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Transportation and Infrastructure

Taxpayers & Underground Infrastructure: Round 2 Debate continues over the most cost-efficient way to fix water and sewer systems
Posted By: Pete Sepp - 03/30/10

Earlier this year NTU published an Issue Brief which explored taxpayer-friendly options for replacement of America’s water and sewer systems, and concluded that PVC pipe was a viable (and often preferable) material for the task. We had hoped that a lively discussion would ensue over a fiscal policy matter that often receives short shrift.

Our hopes have been answered, in the form of a reply to our original Issue Brief from the Ductile Iron Pipe Association (DIPRA) as well as a response to DIPRA’s reply!


Here’s a sample from the exchange of views:

  "If PVC pipe cannot compete with ductile iron pipe in the marketplace without legislative help, it is because ductile iron pipe is a better product. We want  our taxpayer funds to be spent wisely so that the most effective management of our  infrastructures is possible. This is done by taking the long view in the marketplace and allowing utilities to make the decisions they know are best for their customers.


We have already seen, every day, that legislation often costs taxpayers more than it saves. Invariably, central control of local issues means waste. ..."

 Gregg Horn, President of DIPRA


And the following:

"... 1) [W]e aren’t asking for more legislative overreach, only for more open competition; 2) [He] can’t deny that corrosion is a cancer eating away at U.S. underground infrastructure; 3) [N]or can he downplay PVC pipe’s durability, sustainability and cost efficiency. ...


Responsible management of public funds demands that PVC pipe be included in the bidding process in every U.S. municipality. Taxpayers deserve nothing less!"

 Bruce Hollands, Executive Director, Uni-Bell PVC Pipe Association


Which opinion should carry the day? We leave that up to you, dear readers, but we would all do well to remember that every time we turn a faucet handle or look down a manhole cover, serious money is at stake as well as clean water.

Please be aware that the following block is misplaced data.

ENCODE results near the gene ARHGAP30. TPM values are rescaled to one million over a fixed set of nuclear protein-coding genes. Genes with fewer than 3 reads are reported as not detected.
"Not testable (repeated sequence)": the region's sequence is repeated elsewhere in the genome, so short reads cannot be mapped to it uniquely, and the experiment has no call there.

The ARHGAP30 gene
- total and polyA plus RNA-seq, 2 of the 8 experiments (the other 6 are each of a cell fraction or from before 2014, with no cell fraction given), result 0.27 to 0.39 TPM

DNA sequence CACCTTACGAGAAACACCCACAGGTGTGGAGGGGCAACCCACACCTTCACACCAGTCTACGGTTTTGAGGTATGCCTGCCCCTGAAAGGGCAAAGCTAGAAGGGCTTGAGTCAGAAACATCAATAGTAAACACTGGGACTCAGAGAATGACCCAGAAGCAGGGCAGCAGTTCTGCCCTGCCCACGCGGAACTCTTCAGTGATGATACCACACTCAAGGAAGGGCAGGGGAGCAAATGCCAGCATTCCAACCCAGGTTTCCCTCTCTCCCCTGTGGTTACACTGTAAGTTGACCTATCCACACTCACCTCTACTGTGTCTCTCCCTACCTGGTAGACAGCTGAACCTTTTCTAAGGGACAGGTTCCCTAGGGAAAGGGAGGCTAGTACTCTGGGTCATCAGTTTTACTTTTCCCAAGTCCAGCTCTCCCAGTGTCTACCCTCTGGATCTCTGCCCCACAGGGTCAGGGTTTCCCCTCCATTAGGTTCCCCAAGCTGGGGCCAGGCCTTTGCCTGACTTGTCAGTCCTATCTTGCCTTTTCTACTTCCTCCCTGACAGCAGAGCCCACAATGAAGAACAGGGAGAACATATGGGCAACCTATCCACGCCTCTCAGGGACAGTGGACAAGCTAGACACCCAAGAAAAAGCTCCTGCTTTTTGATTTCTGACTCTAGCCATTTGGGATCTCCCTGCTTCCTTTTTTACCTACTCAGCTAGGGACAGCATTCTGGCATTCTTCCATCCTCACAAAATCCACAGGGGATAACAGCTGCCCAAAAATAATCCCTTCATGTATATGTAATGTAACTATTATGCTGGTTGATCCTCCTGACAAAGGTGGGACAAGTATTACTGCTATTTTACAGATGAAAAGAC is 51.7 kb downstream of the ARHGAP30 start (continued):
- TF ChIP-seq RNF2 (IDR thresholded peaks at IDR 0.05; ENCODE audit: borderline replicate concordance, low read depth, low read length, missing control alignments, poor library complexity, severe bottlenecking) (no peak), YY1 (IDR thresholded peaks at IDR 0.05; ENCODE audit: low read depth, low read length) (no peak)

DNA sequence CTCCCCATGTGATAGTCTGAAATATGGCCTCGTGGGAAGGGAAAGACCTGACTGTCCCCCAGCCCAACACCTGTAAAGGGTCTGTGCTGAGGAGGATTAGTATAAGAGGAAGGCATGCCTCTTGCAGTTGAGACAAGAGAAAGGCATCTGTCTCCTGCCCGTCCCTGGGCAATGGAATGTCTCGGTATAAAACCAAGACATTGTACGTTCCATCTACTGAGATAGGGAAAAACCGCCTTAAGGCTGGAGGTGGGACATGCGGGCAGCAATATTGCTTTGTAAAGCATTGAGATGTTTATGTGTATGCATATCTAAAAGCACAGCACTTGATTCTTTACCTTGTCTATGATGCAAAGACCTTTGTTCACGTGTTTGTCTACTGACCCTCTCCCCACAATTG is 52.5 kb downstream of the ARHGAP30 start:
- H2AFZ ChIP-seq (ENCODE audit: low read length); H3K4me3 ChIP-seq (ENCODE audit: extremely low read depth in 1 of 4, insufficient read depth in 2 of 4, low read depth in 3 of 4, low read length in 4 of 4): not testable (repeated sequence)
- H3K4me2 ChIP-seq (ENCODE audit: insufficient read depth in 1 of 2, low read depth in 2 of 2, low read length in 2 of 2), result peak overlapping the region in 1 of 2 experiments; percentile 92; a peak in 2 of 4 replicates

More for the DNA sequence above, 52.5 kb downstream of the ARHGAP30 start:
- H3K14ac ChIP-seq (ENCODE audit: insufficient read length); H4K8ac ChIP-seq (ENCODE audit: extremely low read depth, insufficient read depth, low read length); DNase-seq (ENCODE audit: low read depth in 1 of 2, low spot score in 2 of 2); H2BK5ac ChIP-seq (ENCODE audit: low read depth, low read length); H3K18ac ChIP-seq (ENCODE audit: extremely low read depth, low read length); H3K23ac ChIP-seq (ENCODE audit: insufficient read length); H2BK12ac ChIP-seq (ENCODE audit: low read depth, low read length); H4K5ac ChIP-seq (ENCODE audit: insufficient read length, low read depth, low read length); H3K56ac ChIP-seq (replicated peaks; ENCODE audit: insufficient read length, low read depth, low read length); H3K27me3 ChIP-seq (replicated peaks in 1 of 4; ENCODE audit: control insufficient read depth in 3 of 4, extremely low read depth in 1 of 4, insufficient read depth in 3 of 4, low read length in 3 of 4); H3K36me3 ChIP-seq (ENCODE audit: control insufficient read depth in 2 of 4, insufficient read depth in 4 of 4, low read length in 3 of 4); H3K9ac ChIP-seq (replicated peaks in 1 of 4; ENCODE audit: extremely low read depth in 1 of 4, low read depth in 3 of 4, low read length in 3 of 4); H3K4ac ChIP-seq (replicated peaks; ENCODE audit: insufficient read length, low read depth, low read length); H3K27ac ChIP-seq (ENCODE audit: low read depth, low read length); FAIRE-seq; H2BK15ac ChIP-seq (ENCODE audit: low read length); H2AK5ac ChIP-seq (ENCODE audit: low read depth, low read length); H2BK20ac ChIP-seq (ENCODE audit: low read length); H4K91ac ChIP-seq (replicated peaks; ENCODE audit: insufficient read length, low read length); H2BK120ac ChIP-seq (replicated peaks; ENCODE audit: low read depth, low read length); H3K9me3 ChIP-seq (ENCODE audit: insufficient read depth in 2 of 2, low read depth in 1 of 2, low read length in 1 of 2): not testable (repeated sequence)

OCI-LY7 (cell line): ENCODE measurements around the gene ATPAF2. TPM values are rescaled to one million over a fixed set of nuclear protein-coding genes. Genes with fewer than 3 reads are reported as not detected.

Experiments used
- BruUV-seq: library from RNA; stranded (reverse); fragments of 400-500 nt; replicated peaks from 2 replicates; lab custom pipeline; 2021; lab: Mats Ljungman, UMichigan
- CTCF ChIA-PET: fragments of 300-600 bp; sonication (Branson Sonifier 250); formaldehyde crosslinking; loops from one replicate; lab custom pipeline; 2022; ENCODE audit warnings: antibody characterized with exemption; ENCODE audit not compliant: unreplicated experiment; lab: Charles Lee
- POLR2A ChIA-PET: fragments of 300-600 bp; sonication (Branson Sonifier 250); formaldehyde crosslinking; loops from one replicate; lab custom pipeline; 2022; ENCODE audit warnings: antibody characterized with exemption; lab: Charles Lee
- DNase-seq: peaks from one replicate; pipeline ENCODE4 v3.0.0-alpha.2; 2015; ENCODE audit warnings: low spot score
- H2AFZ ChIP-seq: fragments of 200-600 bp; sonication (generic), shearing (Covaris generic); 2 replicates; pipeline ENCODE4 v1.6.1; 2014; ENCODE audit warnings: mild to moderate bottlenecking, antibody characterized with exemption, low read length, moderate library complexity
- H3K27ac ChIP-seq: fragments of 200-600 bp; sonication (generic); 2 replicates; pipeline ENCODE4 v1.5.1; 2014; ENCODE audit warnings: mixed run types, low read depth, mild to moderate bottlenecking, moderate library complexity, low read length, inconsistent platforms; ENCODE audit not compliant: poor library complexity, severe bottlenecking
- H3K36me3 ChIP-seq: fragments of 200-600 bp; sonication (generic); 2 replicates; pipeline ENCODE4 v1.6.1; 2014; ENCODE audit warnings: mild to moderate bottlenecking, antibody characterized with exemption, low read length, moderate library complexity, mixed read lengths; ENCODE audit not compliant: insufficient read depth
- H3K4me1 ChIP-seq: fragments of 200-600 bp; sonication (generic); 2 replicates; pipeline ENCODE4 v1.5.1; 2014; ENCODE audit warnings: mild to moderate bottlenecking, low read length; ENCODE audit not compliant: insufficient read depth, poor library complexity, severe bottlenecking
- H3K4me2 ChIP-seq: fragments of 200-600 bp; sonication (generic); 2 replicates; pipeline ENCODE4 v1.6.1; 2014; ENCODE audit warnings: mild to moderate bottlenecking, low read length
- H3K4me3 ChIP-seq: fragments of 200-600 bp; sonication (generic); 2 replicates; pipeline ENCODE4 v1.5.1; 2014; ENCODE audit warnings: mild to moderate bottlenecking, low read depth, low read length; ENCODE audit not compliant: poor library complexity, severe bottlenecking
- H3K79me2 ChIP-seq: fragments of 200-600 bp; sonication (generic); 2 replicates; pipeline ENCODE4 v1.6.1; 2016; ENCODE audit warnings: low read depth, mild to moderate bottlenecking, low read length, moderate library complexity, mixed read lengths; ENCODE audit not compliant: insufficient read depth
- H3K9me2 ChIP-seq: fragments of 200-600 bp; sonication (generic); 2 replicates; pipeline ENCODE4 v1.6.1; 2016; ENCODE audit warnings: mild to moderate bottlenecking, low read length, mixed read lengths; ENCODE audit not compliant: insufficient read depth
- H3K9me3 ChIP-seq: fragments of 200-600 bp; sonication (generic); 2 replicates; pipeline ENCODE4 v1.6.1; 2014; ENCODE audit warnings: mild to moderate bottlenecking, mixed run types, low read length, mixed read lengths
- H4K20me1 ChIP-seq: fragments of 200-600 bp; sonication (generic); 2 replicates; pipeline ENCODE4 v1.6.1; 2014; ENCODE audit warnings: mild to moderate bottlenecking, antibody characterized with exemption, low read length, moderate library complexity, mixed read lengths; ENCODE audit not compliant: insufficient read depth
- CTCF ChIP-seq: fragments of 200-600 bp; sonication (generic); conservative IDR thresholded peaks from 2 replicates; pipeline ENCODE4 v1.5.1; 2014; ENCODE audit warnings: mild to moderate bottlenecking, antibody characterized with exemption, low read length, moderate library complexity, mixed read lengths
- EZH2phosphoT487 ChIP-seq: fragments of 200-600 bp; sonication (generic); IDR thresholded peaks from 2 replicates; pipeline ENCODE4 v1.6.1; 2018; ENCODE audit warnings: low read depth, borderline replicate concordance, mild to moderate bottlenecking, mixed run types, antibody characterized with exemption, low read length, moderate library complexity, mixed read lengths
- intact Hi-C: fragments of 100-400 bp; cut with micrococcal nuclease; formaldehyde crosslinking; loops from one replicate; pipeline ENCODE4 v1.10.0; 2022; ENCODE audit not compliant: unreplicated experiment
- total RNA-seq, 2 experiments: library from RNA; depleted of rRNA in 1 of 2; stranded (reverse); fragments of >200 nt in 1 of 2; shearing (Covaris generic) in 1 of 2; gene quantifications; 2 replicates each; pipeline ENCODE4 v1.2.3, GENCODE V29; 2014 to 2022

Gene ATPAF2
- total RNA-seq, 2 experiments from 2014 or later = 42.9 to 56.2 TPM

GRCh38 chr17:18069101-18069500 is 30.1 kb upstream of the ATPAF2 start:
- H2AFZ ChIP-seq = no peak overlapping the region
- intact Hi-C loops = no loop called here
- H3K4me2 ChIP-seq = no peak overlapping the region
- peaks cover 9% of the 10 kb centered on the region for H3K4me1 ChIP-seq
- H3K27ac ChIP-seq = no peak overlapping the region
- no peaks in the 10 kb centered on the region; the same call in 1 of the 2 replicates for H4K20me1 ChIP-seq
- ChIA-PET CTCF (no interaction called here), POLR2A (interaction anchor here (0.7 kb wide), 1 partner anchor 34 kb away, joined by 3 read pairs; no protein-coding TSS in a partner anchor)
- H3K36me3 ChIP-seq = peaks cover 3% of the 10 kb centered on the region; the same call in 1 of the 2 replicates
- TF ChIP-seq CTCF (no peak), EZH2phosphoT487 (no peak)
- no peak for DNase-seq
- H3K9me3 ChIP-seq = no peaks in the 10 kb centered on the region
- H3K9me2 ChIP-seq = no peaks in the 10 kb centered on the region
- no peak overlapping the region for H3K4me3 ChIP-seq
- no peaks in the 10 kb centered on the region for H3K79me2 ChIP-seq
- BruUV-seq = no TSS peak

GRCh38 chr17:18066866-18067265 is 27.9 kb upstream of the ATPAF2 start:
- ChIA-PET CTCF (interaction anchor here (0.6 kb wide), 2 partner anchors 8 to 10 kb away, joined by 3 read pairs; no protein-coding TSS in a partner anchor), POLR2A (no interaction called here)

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Boom Times for the Transportation Lobby
Posted By: Demian Brady - 02/08/10

The Center for Public Integrity has a new report out about the massive transportation lobby seeking federal funding. Some of their findings:

  • As lawmakers grappled with renewal of an expiring multi-year transportation law last September, the number of cities and counties lobbying on transportation had grown by 80 percent since the last time a transport bill was about to expire, in the fall of 2003.
  • The cities and counties who list transportation as among their priorities spent a total of more than $35 million lobbying Washington through the first three quarters of last year; if even a quarter of that spending was solely devoted to transportation, it totals more than $8 million, a hefty sum for cash-strapped local governments.
  • Data from the third quarter of 2009 shows that, on top of the 650 cities and counties, those contracting with lobbyists include more than a dozen states, 90 mass transit agencies, 45 local development authorities, and 25 metropolitan and regional planning organizations.

There is a lot of federal money to chase:

  • Last December, Congress passed its appropriations spending for 2010, including more than $52 billion for highways and transit.
  • The "stimulus" included $35 billion for highway and transit programs.
  • A second so-called "stimulus" passed by the House late last year includes another $35 billion for transportation spending.
  • And, Congress is still to consider a multi-year re-authorization of the regular federal transportation legislation.


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Hey, Buddy, Wanna Buy an FAA Tower?
Posted By:  -

The Wall Street Journal's Washington Wire reports that the Federal Government has 14,000 structures and buildings that it believes that it can sell for cash -- an estimated $15 billion.  Of course, the challenge is getting Congress to sign off on the sales.  If you think that's going to be easy, I have a bridge you might be interested in.


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